Valerie- So you’ve said that “If more people can believe in people with mental health conditions, they can achieve so much more”. While fighting for the causes we observe and believe in, the road to success certainly wouldn’t have been easy. You just talked about how it’s so difficult for people with mental health conditions to actually become successful because the people around are not supportive and would just search for chances to pull you down. What was it like to overcome this and create the Global Mental Health Peer Network, which is a platform that empowers voices of people with lived experiences of mental illness?
Charlene- Yeah, I think that this whole thing is built on the presumption of a person with Schizophrenia’s inability, or anyone with a mental health condition. There’s so much focus on what you can’t do and just the presumption that you cannot do certain things. The focus should not be so much on the inability. Yes, I do have things that I still can’t do or won’t be able to do as good as I want to but I have a lot of abilities. I think people should focus a lot on the person’s ability and to give that person equal opportunities to achieve and to succeed in whatever they want. I’m not talking about huge things. A person can achieve the smallest thing possible and I think that should be recognized as well and motivate someone to achieve even more. So, I think it’s making people realize their potential.
That’s what the Peer Network also wants to do, is to create mental health leadership. There are some people with mental health conditions, with unique expertise from their own lived experience and a lot of them are actually professionals in various aspects but just because of their mental illness, they could never really go very far and they got this leadership potential and can do so much. So, the Peer Network aims at developing leadership and looking at those with potential to become global leaders and empower them and so we strengthen the voices of people with lived experiences globally.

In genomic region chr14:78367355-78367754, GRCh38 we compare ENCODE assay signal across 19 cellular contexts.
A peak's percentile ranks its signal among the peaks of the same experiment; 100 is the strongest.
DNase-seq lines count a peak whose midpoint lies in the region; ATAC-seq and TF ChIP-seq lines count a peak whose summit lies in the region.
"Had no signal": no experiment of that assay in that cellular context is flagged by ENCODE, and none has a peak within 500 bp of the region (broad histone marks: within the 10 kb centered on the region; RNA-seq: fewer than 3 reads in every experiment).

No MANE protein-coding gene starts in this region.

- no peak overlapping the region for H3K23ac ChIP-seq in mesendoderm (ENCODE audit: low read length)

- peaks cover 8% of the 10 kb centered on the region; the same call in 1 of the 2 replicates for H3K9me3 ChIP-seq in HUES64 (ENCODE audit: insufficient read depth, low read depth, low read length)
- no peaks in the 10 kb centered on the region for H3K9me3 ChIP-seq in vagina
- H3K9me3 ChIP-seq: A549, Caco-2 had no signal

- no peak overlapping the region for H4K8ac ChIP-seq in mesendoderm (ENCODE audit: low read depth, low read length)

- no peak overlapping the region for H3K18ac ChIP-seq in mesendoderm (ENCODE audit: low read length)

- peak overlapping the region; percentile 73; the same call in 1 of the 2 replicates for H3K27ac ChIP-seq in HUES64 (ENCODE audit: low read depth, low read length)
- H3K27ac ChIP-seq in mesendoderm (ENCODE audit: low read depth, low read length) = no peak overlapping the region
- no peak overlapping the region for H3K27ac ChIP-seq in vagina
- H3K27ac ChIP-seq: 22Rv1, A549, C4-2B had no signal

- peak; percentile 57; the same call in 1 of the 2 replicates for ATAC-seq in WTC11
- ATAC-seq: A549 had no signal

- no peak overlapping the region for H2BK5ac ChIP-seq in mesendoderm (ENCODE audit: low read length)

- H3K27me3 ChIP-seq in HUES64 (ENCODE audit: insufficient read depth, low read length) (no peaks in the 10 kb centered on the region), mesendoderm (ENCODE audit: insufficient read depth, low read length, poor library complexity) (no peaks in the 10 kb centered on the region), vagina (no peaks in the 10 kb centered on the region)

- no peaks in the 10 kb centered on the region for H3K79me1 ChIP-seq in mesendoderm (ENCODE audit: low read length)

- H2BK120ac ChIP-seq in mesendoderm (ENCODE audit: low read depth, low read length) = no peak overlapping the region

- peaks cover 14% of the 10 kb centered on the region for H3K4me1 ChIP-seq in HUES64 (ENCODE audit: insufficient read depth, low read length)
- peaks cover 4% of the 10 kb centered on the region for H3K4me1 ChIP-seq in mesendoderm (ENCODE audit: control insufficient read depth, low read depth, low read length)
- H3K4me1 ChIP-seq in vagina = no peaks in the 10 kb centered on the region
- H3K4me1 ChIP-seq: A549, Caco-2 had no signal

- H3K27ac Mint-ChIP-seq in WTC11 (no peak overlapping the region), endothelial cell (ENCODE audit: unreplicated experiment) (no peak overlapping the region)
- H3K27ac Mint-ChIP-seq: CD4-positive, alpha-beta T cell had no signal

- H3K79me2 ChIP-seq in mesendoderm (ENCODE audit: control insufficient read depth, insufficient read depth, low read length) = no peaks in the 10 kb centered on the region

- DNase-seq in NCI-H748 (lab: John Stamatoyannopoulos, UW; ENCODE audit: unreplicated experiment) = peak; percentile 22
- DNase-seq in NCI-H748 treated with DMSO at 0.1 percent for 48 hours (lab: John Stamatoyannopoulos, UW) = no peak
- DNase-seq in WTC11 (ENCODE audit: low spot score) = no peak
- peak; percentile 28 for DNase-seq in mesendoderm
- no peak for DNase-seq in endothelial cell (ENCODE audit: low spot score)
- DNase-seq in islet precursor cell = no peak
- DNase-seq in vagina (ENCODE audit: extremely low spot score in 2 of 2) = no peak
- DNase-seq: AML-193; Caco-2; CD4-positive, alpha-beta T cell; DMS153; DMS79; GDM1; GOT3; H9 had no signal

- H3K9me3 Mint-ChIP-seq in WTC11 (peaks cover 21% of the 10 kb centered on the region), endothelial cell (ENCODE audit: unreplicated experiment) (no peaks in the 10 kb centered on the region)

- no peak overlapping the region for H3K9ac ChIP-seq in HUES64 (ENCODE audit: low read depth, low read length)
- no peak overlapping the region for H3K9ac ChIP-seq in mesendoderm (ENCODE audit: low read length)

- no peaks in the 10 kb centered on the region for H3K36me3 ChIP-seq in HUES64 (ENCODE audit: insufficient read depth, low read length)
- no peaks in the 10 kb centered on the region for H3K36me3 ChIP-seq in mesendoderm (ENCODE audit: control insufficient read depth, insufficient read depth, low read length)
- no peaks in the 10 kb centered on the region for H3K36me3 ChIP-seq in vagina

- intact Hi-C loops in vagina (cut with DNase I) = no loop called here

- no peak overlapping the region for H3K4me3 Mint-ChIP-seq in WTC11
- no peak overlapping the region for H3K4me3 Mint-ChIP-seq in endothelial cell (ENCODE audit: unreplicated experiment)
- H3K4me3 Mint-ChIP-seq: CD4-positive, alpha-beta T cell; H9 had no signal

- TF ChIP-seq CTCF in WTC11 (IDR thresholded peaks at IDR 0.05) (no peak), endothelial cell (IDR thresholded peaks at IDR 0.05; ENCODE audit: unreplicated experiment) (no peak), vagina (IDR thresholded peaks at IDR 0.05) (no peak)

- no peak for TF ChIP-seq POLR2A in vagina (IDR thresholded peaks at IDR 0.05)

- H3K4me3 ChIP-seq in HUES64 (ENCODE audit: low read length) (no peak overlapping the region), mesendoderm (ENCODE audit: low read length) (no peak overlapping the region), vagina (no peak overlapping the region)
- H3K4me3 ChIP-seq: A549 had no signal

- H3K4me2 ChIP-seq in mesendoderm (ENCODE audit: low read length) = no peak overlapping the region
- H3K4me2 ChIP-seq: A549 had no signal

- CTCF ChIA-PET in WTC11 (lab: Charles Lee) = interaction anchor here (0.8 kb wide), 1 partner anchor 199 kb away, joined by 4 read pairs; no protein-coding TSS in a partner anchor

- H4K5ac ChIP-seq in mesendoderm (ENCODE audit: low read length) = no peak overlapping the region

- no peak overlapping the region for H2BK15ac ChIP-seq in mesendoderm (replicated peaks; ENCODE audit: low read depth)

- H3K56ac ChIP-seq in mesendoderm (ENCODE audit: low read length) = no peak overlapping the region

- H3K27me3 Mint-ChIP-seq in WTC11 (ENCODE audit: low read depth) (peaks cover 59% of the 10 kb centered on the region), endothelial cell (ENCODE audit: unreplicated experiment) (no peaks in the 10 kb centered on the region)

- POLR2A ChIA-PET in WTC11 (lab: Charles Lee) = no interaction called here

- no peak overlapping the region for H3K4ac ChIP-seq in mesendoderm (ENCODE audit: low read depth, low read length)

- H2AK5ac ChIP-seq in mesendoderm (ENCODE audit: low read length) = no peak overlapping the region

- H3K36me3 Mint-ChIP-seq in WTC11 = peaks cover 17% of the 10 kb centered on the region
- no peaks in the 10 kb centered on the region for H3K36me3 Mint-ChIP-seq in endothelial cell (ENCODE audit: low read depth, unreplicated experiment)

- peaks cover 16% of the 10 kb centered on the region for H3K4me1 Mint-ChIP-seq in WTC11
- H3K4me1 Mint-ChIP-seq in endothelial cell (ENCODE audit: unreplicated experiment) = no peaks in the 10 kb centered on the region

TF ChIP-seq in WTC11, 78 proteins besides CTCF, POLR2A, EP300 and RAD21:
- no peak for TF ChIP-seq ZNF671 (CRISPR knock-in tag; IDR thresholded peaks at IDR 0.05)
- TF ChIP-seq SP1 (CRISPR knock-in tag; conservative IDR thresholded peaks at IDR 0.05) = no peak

I think what’s also important is diversity in strengthening our voices. As you know, countries and even within countries, there’s huge variation and even a huge variation in the level of stigma, the level of specific needs and challenges, and I think those diverse voices, that I believe, can really change the World around mental health and give people that recognition of being a valuable human being.
Valerie- I think it’s wonderful that you talked about the fact that people need to be given equal opportunities to succeed and that you must encourage and validate even the smallest steps towards success, which is eventually what will help them become successful.
Charlene- Absolutely. For example, if I have suffered from some anxiety to go out and socialize, and I really work hard and I actually manage to go out and socialize, that achievement should be recognized as big as someone who got a top job! For that person, that achievement is as huge as that.
Valerie- Yeah. So what was the reaction like when it came to you starting the Global Mental Health Peer Network? On one hand, you were doing it to empower the voices of people with lived experiences but like we talked about, the entire stigma and people pulling you down and not being supportive, what was that aspect of it like?
Charlene- I think actually starting the Peer Network has been really rewarding. Through the people that we appointed on the executive committee who are now global leaders and especially, most of them are from middle income countries and just to see from them speaking out about their own experiences through the Peer Network, how it has changed the perception of people even in their local community. They are now becoming more involved at a local level. Whether it’s like influencing local policies around mental health or kind of getting the conversation going, locally through media, they just become role models. I think that in itself breaks down the stigma, specifically with them being at leadership positions within the Peer Network.
Valerie- Yeah. I think it’s wonderful that you just said that because people are willing to speak up about the fact that they’ve had lived experiences has actually shattered stigma in people around their community as well and I think that’s absolutely wonderful.
Charlene- Yes, definitely. I think recovery stories, as you call it, are kind of powerful. Extremely powerful.
Valerie- Yeah. So personally, you’ve talked about your friends being there for you and their ability to often identify a relapse emerging even when you don’t. What role would you say a support system plays in the lives of people battling mental health issues?